Drug dealers in Indianapolis and other cities seldom work alone. Dealers who sell drugs on the street usually obtain them from persons who bring the drugs into a city or neighborhood. The drugs probably crossed state and international borders before they arrive at their destination.
Due to the dangers associated with most controlled substances, being charged with a drug crime can be a serious situation for those accused. Depending on the details of the crime, these charges could carry serious penalties, damaging the accused's personal and professional reputation. Thus, it is important that defendants understand that they may have the ability to take an aggressive approach against drug charges.
Most drug crimes in Indianapolis and its neighboring communities involve so-called street crimes, in which illicit drugs are sold by the dealer to the user in secretive, cash only transactions. Occasionally, however, a manufacturer of prescription drugs can run afoul of the law by ignoring federal or state laws governing the industry. A recent indictment issued against Pharmakon Pharmaceuticals, Inc., located in nearby Noblesville, charges that the company's executives deliberately violated federal laws that regulate the labeling and sale of prescription drugs.
Setting harsh drug sentences that judges couldn't reduce wasn't controversial in the 1980s, when the majority of mandatory minimum sentences were put in place. Today, however, we can see the results of the policy: jails and prisons nationwide are stuffed to capacity.
"It is a core principle that prosecutors should charge and pursue the most serious, readily provable offense," wrote Attorney General Jeff Sessions in his latest policy memo. "This policy fully utilizes the tools Congress has given us. By definition, the most serious offenses are those that carry the most substantial guidelines sentence, including mandatory-minimum sentences."
It's emotionally satisfying to many people to feel that their lawmakers are "tough on crime." According to the New York Times' The Upshot blog, people are willing to pay 10 times their actual losses to prevent a second burglary -- and 100 times their losses to prevent a second armed robbery.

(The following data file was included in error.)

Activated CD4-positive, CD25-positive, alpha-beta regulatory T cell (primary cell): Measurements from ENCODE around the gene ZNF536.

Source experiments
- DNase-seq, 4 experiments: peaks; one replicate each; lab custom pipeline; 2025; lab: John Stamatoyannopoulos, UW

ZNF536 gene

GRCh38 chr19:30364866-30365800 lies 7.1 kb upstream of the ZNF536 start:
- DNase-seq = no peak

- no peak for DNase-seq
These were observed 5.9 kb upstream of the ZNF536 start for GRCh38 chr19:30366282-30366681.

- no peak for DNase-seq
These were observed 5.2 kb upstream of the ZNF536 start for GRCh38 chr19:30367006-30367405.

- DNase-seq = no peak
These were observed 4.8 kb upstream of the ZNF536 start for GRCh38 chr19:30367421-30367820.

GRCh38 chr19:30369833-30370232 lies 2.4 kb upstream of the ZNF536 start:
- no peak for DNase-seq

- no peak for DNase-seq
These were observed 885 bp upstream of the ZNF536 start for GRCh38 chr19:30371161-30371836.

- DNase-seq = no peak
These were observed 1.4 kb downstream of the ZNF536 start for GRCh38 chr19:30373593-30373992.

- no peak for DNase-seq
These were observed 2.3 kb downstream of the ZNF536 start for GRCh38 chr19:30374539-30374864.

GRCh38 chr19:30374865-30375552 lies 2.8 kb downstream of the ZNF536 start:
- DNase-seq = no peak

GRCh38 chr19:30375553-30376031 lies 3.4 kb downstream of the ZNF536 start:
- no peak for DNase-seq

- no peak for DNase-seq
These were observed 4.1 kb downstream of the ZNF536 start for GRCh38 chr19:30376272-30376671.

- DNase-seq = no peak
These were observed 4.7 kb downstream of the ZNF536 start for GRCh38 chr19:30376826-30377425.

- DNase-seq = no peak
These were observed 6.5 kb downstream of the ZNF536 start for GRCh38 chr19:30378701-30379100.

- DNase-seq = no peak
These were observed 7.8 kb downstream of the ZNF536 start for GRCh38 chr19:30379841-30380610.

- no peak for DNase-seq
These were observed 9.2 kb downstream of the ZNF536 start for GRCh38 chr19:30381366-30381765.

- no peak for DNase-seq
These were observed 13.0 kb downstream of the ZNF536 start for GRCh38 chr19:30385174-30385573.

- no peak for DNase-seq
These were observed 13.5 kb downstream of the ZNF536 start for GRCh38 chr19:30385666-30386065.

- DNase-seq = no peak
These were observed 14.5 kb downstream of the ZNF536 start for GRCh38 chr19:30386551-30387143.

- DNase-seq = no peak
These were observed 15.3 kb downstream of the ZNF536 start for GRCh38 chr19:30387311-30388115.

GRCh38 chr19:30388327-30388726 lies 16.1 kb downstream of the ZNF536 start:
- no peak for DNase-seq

Internationally renowned entertainer Prince Nelson Rogers died a year ago last week. Surrounding the anniversary of his death came some news that may shed some light on how the performer suffered before he died.
Officials across the country have been mounting large-scale drug stings. Last week, a force involving federal, state and local law enforcement officers served arrest warrants on over 40 suspects in a nearby jurisdiction. The suspects are accused of various drug crimes, including dealing. Of particular note is the preparation that went into the sting: Authorities began their investigation about six months in advance.
Hearing a loud knock on the door and seeing several uniformed officers with serious looks on their faces who are asking to come inside and "take a look around" is a frightening situation many young adults in Indiana have experienced. If the officers are granted entry, and they claim to discover something that raises suspicion of illegal drug activity. The result of such a visit might wind up with one or more persons handcuffed and shuffled off to the backseat of a police car.
The chief of the Indianapolis Metropolitan Police recently announced his resignation, ostensibly to seek higher paying opportunities. He legacy includes many reform efforts, including warrant sweeps.